Since I have recently written about chemotherapy and radiotherapy, I thought I should write about the end of cancer treatments. What happens next? Finishing the treatments is not the end of the battle. Another one begins as you adjust to normal life again.
Living In A Haze
Looking back at the period from diagnosis to the end of cancer treatments, it’s all blurred. In many ways, I’ve only come to process what I’ve been through after the treatments ended. I’m still processing it. Part of me thinks that I always will.
One of the weirdest things about the whole experience is that I don’t actually remember the exact date I first found out I had cancer. I didn’t even write it down anywhere.
But I remember the date of my hysterectomy. It was the 29th of March, a Friday and two days before my dad’s seventieth birthday. I had the appointment where I found out the diagnosis a couple of weeks before the operation, so I know it was mid-March.
I don’t know if I should remember the date. Everyone else seems to.
But then it doesn’t really matter to me. The date is meaningless. For me, a much more important date is the 23rd October 2019, the date of my last treatment, brachytherapy number two.
The End Of Cancer Treatments Brought With It A Sense Of Loss
You often hear cancer survivors talk about a sense of loss when treatments end.
I might not remember all the significant dates like many others do, but I remember the feeling of loss when I walked away from the last treatment.
Over the months since the diagnosis, I had established a routine built around my hospital visits. They had become the point around which everything else revolved.
It’s hardly surprising. I had months of regular visits during chemo and the five weeks of Monday to Friday radiotherapy sessions. Five weeks of seeing the same radiology nurses. Then suddenly it was all over.
Now, don’t get me wrong. I was beyond happy and relieved the treatments were over. But it was also like falling on empty.
I had survived the treatments and my body had kicked out cancer, but what next?
The Battle Is Not Over When You Ring That Bell
At many hospitals, patients ring a bell to signal the end of treatments.
The treatment is over; you have won one battle, but another one is only just beginning. The battle of returning to normal. For months everything in your life has been structured, now you somehow have to manage the rest of your life.
And you have to manage the cancer survivors’ anxiety.
Every time you have a CT scan and a post-treatment checkup with your oncologist, you worry. I don’t think that worry ever goes away.
I spoke to a brain tumour survivor after my first post-treatment checkup. Justin and I were in the pub opposite the Royal Marsden, toasting the good news that I was cancer free, and I and the other survivor recognised each other from the hospital.
He told me he had just had another yearly checkup. He also told me that each time he feels just as anxious regardless of how much time has passed. Even though he had finished his cancer treatments ten years ago, he said he still goes through the same cycle of fear and relief every time.
The End Of Cancer Treatments Is Definitely Not The End When You Add A Genetic Mutation To The Mix
Doctors consider five years post treatments a key point in a cancer survivor’s life. Survivors who are in complete remission after five years are often considered cured. It’s a bit more complicated when you have a genetic mutation like Lynch syndrome.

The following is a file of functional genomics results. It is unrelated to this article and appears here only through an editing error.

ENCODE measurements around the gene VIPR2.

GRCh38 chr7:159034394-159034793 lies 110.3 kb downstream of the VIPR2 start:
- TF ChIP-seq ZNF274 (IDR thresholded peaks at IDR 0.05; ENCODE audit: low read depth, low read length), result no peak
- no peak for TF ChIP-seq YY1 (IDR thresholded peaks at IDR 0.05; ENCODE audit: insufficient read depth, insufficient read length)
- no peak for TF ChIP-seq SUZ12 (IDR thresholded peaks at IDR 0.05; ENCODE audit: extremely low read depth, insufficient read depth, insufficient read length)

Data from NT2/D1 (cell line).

I am a survivor of womb cancer, but also a previvor of other cancers linked with Lynch syndrome. Since I already have had cancer and are genetically predisposed, my oncologist says there is a high likelihood I will get cancer again.
But then the doctors told my parents when I was starved of oxygen so long at birth, that it was unlikely that I would develop normally. Yet, here I am today.
I have a lot of respect for doctors and the amazing work they do, but they are not all knowing, all seeing oracles. They can be wrong, too. And sure as hell, I will do everything in my power to prevent the cancer from coming back.
Despite the odds stacked against me, I plan to live a long and happy life filled with adventures. Like I always said, I’ll live to a hundred, and that is still a plan.
So What Next?
Whether or not you have a genetic disposition, you will have regular check-ups with your oncology team once your treatments finish. The regularity of these follow-up appointments will vary, but at Royal Marsden, I saw someone from the team every three months. This year my appointments will be every four months.
At this stage of my recovery, I find it very reassuring to have these appointments so regularly. I have faith that the cancer will not come back, but it’s always good to get the confirmation the bastard is still gone.
Even after the five-year point, I mentioned above, patents might continue with yearly CT scans depending on their age and type of cancer.
Other than that, I will make the most of the rest of my life. I’ll keep up my new, healthier lifestyle, work on becoming a writer and spread as much awareness of womb cancer and Lynch syndrome as I can.
And I Got Some Wonderful News to Kickstart 2021
I want to finish with a bit of wonderful news. I had my regular scan last week and the results this week. There are no signs of recurrence, so I am now one year + cancer free! And I don’t need another CT scan for a whole year.
I’m so happy, grateful and blessed.
So here’s to rebuilding life on better and stronger foundations after cancer.
Thank you for being here and reading the post.
Until next time!
To help us raise money for The Royal Marsden Cancer Charity and to spread awareness of Lynch syndrome and womb cancer, you can:
- Like and comment on the post.
- Help spread the word by sharing this post with your friends and followers on social media.
- Make a donation to the Royal Marsden Cancer Charity, see our fundraising page.